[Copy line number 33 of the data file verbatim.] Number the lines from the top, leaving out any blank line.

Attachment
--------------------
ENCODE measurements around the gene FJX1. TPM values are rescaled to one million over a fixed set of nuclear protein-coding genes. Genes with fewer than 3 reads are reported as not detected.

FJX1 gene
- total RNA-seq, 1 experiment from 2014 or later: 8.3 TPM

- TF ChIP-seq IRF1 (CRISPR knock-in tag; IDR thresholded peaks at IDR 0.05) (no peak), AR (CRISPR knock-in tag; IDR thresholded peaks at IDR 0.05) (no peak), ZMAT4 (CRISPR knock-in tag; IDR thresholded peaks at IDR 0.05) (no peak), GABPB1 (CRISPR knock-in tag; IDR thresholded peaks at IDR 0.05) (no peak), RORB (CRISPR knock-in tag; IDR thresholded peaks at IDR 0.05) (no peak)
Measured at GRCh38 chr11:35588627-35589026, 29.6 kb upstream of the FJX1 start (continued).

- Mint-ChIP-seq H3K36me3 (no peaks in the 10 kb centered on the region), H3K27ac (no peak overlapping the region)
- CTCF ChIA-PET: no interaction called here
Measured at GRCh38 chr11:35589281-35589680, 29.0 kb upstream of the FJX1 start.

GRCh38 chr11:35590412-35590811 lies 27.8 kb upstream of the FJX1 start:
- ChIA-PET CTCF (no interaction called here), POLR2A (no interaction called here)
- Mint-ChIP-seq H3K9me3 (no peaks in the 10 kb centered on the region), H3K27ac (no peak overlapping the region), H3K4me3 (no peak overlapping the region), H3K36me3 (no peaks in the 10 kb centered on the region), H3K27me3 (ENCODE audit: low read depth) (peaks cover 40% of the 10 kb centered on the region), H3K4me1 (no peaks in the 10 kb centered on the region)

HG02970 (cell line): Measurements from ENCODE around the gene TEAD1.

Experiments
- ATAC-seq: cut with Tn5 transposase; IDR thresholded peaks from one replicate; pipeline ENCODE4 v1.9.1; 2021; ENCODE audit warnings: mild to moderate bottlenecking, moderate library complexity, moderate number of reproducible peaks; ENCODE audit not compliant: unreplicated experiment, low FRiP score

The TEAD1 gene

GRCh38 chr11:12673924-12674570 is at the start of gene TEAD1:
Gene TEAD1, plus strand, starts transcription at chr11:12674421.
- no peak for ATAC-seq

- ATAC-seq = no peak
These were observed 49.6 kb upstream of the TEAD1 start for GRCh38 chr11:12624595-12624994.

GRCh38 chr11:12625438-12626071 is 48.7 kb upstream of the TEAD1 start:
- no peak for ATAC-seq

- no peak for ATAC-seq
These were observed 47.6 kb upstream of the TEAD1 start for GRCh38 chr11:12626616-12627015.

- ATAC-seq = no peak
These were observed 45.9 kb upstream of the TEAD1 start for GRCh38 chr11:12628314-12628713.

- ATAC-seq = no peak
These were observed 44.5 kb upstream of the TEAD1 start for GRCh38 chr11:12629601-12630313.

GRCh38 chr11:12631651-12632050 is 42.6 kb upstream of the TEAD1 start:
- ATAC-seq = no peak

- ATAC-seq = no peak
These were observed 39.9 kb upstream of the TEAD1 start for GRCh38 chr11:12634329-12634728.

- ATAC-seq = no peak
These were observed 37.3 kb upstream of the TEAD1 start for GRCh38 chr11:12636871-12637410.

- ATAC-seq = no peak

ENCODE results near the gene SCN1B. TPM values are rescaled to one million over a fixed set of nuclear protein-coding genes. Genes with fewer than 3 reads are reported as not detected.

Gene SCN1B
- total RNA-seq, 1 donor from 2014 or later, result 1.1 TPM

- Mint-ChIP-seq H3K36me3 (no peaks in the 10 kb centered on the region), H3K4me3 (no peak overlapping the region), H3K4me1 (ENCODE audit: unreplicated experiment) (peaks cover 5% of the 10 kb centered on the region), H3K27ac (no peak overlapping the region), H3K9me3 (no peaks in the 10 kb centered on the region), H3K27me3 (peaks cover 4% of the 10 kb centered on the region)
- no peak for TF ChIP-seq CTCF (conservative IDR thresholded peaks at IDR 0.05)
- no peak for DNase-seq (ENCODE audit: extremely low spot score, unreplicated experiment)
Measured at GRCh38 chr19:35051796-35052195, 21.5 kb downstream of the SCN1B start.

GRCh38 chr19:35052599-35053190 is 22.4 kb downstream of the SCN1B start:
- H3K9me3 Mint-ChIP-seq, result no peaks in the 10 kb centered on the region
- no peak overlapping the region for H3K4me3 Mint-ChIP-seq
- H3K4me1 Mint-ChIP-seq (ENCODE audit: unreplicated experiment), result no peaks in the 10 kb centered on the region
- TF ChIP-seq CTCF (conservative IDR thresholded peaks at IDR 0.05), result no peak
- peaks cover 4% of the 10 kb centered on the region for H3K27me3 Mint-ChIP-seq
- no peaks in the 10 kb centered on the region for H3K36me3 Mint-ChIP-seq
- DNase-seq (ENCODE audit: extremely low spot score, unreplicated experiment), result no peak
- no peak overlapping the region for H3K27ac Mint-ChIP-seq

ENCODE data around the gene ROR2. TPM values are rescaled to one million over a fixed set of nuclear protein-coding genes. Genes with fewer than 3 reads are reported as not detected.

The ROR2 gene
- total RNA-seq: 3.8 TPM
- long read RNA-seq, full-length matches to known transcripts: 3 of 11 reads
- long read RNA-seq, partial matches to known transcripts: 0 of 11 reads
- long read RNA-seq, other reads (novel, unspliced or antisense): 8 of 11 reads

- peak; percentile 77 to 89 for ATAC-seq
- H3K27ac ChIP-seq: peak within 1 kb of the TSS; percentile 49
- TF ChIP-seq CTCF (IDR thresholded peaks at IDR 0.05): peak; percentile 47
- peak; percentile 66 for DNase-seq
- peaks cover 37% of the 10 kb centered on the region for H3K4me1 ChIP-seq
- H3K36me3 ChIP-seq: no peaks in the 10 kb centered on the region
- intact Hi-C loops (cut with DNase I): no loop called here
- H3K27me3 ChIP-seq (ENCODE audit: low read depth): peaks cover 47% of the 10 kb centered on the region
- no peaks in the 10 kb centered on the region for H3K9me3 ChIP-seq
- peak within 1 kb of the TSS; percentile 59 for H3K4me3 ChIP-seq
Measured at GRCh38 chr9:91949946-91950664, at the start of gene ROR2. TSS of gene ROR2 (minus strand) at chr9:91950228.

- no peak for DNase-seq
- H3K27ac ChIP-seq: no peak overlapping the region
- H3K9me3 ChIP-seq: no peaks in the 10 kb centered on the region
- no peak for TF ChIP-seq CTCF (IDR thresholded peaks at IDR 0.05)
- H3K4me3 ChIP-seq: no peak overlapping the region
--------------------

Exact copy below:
- ATAC-seq = no peak